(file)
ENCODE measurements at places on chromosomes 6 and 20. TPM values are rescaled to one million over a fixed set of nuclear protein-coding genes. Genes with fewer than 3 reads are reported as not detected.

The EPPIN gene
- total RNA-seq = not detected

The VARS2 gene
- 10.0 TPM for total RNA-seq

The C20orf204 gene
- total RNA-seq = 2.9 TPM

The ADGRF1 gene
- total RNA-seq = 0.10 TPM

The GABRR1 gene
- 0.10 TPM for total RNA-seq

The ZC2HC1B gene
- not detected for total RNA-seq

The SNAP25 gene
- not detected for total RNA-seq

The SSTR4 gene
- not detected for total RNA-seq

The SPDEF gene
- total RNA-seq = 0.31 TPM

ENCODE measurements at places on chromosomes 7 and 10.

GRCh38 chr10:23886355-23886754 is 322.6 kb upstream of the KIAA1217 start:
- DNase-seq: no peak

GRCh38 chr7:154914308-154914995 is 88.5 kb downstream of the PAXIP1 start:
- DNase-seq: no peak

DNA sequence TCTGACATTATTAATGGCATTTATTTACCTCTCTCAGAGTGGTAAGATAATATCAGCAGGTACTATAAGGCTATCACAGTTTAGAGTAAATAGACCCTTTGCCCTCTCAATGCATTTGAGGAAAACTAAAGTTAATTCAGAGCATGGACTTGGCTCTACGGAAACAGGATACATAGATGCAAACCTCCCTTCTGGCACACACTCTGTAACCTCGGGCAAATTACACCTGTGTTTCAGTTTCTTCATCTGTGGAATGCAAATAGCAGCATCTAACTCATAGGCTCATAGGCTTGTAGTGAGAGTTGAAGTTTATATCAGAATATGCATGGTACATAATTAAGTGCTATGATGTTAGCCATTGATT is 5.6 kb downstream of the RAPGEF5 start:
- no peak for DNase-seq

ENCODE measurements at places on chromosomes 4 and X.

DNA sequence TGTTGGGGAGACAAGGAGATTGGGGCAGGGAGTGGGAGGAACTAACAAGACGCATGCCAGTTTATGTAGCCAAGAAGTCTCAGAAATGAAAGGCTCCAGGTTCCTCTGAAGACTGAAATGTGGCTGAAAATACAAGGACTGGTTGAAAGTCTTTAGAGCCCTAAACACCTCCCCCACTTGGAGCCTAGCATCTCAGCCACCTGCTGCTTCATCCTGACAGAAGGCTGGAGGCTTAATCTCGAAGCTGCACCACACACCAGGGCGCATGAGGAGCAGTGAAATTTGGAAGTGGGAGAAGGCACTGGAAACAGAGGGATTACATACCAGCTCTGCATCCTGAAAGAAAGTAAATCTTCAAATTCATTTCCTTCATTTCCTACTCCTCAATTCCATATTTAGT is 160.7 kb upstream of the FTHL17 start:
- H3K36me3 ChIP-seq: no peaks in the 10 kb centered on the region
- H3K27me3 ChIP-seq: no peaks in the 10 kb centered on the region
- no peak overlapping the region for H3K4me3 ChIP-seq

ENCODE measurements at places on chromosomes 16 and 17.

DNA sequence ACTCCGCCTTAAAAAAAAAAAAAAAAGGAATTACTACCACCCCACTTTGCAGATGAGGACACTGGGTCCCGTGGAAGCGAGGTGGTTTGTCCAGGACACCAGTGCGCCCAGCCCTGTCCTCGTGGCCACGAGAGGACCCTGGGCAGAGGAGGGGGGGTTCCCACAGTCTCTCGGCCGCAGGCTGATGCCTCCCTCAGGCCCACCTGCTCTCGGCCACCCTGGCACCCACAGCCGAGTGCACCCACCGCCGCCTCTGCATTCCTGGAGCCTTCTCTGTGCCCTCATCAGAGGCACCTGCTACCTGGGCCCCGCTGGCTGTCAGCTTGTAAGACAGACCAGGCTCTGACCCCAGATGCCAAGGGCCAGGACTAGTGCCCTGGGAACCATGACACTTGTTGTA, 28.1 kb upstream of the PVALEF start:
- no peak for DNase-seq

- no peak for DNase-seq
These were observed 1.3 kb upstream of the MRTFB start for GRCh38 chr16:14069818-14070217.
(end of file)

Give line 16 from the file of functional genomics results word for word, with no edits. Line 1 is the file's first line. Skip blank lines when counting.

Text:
The SSTR4 gene